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Frances Ferguson

Glasstap Ltd

Training Design Manager

Read more from Frances Ferguson

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The nights are drawing in, the clocks have gone back; the heating has gone on. Venturing into town the shops are, unsubtly, reminding me that Christmas is just around the corner and with it comes the realisation that we will soon say goodbye to one year and hello to another.

As I ponder on the fact that 2016 is drawing to a close, I find myself feeling a full gamut of emotions. I’m reminded of the hopes and dreams I had at the end of last year; the plans that I was making and the changes that they would bring. Like anyone else who is planning change, I felt a nervous excitement about what it would bring.

I still remember writing down what I wanted to do in 2016 and, when I look back on my list, I have far exceeded my expectations. That makes me very proud indeed.

But, amongst that pride is a genuine sadness because, when reflecting on 2016, I inevitably think about an unexpected curveball that was chucked in my direction a few weeks into it; a curveball that de-railed many of my aspirations...

It was not my choice and it most certainly wasn’t how I wanted things to happen and yet…. And yet I also know that I would not have achieved much of what I have this year without the experience of this most unwelcome of curveballs. Hard as it has been to adapt to this change, I know that it has reminded me of a very valuable lesson too. 

What is that lesson? 

Change happens! Change happens because we want it to, change happens because it needs to and, let’s face it, change happens because, well, it just does.

Our ability to embrace change is what makes the difference between ending the day feeling sad or frustrated, or ending the day feeling proud about what we have achieved despite the circumstances.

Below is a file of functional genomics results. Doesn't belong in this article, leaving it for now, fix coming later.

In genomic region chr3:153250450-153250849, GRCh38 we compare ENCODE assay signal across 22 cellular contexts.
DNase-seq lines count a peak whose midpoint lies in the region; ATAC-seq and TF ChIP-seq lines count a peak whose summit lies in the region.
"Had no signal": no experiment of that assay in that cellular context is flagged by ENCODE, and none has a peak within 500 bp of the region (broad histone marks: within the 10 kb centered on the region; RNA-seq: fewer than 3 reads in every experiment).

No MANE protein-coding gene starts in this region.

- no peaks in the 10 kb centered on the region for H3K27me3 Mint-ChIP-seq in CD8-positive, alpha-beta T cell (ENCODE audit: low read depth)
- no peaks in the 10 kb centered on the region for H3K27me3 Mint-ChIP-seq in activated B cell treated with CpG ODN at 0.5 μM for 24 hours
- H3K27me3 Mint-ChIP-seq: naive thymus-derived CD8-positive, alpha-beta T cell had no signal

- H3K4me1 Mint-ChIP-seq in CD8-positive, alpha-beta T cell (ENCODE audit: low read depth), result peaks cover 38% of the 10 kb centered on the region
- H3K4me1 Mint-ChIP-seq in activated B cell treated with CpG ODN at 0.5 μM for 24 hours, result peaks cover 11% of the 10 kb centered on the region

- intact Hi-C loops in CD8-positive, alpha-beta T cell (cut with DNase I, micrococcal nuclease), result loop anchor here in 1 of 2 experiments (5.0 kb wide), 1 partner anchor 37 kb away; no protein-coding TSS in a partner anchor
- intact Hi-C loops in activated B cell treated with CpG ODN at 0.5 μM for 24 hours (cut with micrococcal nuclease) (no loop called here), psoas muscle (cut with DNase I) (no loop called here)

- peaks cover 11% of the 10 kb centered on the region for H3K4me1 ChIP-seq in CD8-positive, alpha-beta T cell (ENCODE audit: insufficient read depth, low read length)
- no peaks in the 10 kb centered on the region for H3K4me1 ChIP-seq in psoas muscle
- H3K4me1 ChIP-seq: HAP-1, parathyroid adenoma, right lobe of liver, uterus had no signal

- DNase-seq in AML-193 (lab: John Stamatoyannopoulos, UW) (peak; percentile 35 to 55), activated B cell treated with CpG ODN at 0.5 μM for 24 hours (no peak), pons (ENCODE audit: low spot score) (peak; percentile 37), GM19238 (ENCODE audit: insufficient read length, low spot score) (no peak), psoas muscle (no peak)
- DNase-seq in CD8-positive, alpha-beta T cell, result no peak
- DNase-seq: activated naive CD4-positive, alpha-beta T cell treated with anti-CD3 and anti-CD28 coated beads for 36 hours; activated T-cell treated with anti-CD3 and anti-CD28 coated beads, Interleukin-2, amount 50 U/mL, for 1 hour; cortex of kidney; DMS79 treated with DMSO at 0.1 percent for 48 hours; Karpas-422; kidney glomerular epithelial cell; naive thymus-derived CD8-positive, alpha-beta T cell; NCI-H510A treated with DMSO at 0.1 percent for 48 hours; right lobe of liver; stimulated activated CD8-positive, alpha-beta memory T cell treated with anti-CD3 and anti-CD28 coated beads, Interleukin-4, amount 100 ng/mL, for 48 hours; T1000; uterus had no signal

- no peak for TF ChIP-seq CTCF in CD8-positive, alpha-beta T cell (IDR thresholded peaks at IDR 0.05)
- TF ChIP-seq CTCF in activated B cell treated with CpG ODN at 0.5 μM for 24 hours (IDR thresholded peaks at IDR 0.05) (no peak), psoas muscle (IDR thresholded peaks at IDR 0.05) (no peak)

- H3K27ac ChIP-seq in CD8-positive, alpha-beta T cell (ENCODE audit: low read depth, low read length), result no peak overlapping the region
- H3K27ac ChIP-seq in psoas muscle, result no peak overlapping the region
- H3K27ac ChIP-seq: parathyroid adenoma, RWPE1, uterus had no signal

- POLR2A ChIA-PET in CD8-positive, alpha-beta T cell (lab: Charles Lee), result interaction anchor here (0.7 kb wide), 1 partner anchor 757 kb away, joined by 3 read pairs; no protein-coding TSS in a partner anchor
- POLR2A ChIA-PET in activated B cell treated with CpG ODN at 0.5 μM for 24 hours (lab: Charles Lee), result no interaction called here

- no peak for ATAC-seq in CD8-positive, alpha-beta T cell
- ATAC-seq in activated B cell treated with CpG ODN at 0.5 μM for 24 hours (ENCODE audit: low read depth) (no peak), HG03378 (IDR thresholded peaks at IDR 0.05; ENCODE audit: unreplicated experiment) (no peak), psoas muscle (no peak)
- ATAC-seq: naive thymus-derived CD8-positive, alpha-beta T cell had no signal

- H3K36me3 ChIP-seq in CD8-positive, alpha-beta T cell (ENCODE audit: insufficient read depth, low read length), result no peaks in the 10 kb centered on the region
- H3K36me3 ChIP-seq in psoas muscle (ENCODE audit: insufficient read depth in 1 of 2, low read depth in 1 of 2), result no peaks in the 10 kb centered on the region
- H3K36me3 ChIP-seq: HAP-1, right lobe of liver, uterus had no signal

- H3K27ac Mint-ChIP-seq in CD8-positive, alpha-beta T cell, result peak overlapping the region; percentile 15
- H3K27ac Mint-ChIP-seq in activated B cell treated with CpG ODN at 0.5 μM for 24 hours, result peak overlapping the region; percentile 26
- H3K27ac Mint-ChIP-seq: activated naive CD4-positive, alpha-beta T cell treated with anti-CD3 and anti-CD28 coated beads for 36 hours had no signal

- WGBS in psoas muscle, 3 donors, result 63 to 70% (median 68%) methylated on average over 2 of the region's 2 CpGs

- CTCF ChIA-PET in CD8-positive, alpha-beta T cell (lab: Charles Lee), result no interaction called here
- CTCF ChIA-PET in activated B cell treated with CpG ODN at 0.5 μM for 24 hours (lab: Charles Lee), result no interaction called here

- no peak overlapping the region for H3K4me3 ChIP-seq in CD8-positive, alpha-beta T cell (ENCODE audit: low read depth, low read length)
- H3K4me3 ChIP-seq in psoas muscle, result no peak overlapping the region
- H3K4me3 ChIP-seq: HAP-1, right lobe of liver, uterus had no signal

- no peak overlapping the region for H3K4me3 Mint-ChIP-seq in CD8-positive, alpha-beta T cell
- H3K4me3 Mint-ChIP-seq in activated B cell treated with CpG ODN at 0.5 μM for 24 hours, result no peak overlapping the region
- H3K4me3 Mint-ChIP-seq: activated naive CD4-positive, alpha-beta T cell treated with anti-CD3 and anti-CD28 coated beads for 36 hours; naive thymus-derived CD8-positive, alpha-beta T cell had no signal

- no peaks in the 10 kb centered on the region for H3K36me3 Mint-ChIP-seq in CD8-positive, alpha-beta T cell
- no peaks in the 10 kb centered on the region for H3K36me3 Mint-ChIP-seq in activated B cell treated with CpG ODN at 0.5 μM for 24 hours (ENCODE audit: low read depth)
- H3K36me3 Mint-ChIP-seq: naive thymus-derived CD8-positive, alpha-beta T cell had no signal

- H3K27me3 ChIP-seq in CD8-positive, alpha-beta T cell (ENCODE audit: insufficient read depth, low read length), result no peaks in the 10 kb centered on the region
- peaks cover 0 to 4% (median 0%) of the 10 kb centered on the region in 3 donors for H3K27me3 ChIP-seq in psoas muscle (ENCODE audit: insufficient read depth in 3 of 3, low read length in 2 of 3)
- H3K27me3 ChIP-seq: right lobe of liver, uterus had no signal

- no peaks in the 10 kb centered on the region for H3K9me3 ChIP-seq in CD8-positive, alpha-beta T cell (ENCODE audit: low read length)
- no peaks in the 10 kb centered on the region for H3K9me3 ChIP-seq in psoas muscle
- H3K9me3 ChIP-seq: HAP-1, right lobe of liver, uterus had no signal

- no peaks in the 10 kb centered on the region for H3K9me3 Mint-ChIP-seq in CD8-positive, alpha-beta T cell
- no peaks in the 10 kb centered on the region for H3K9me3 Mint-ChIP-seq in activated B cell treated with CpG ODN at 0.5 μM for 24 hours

One of those options feels a heck of a lot better than the other.

As training professionals, not only must we adapt to changes ourselves, but we also need to help our learners adapt to change. We need to have the skills to personally embrace change and to identify ways to make it a positive difference for ourselves. Why? Because only if we are able to do it in our own world can we develop an understanding of how our learners feel and help them process those emotions to deliver the changed behaviours that the training you are delivering is asking of them.

So rather than wait until the next change is chucked your way to remind yourself what the change journey feels like, why not be proactive and think about embracing a change that you have been putting off; a change that you know needs to happen but one you have prevaricated long enough on?

Go on, take the first steps now. I can absolutely assure you that not only will you be proud of the accomplishment when you achieve it but also, you'll have that little bit more understanding about what your learners are going through when you encourage them to change. You never know, you might also acquire some great anecdotes to inspire them with.

I will leave you with one the quote that inspired me, from Earl Nightingale:

"Never give up on a dream just because of the time it will take to accomplish it. The time will pass anyway."

Think about it; it might just change your attitude to change :-)


One Response

  1. Curveballs, and unexpected
    Curveballs, and unexpected challenges, can test resilience and adaptability. In life’s unpredictable game, navigating through unforeseen twists becomes essential. Just like a baseball player adjusting to a sudden curveball, individuals face unforeseen obstacles. It’s crucial to approach them with the same determination. In such moments, the importance of reliable support surfaces, akin to the reassurance provided by greene king customer service, ensuring a smoother journey through life’s unpredictable pitches.

Author Profile Picture
Frances Ferguson

Training Design Manager

Read more from Frances Ferguson

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